Sunday, July 27, 2014

Abstract Art (pt. 3)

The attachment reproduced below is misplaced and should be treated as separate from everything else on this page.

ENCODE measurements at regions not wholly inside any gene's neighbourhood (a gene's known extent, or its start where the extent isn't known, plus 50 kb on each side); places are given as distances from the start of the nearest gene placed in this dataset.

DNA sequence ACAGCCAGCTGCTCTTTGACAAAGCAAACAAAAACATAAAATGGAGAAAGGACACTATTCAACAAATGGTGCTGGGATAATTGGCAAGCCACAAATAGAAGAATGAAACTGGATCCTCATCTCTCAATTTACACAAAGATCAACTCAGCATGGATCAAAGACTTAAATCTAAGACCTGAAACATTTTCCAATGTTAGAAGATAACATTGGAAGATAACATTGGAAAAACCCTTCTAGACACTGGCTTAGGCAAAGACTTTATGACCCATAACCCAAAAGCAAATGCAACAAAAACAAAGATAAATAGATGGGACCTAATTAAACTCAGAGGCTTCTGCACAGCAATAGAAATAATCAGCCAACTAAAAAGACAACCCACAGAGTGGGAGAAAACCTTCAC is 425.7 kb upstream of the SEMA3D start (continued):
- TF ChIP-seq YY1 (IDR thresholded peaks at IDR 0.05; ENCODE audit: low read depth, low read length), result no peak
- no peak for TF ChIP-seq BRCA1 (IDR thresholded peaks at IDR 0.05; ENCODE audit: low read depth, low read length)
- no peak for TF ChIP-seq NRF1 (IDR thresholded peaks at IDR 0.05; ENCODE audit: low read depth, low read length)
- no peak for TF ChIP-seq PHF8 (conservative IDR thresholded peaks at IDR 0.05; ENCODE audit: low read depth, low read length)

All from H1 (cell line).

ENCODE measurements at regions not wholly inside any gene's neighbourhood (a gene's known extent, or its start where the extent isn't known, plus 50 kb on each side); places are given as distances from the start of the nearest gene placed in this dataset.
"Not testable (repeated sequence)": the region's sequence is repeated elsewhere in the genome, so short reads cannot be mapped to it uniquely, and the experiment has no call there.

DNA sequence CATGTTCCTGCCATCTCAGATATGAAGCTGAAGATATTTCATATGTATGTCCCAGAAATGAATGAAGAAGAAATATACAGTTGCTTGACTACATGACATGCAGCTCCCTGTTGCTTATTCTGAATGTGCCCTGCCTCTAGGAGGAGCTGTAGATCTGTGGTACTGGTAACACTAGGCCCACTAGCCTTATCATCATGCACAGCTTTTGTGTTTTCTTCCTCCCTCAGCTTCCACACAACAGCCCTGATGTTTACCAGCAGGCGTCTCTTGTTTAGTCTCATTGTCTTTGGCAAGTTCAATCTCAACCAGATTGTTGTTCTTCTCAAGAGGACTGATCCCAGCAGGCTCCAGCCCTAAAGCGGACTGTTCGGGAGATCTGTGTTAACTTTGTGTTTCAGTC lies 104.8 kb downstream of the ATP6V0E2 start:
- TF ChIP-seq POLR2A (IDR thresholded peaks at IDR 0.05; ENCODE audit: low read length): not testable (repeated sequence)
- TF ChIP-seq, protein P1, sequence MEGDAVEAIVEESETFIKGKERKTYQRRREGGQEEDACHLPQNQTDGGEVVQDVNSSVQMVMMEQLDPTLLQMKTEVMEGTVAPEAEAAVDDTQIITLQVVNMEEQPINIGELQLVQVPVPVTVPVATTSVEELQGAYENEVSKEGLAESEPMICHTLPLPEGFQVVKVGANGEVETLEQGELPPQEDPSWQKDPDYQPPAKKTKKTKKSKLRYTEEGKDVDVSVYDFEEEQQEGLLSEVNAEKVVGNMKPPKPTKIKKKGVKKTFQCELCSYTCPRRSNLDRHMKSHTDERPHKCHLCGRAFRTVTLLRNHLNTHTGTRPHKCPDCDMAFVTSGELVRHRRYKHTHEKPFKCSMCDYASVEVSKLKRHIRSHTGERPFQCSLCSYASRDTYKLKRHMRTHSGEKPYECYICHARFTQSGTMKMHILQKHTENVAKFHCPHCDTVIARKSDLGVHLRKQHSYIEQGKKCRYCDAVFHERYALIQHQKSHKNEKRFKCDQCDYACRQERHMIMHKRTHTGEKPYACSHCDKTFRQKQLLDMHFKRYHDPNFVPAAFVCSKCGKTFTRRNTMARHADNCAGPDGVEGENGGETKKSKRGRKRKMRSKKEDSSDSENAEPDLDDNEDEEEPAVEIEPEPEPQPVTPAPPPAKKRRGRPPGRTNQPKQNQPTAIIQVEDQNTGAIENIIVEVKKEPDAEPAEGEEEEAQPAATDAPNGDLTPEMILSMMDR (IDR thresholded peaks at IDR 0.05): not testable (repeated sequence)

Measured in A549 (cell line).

The Abstract Art movement can be seen as a continuation of the idealistic progression in art theory developing at this time; it can also be seen as a product of the times.  In the aftermath of World War I, as I mentioned earlier, many poets and writers fled to Paris for safe haven against a world which they thought was falling apart at the seams (in their eyes, especially America).  In 1919, William Butler Yeats wrote one of the great, definitive lines of Modernism in his poem, "The Second Coming": "Things fall apart; the centre cannot hold."  This was to say that eventually world systems break down, deteriorate, and die; and Yeats was right.  Modernism is about this deconstruction and collapse of the old ideals (of faith, connection to nature, nobility of existence, relation to one another—of all the traditional strongholds of goodness and innocence).  I state this as the case specifically within the art world at this time.  (As a footnote, this is a blog about art history; when I mention history, it's to be related back to art.  I make no statements about church history, national or racial history, or any other kind of history but that which is happening within the art world—just so we're clear).  The Modern Age in art saw many innovations that broke down the foundational customs of preceding generations.  For one thing, the music world saw a total revolution in the advent of the Jazz Age.  The kind of chaotic melodies produced in jazz music perhaps make for a good comparison between the old, structured order of the Victorian world and this new world of Modern ideological pseudo-anarchy.

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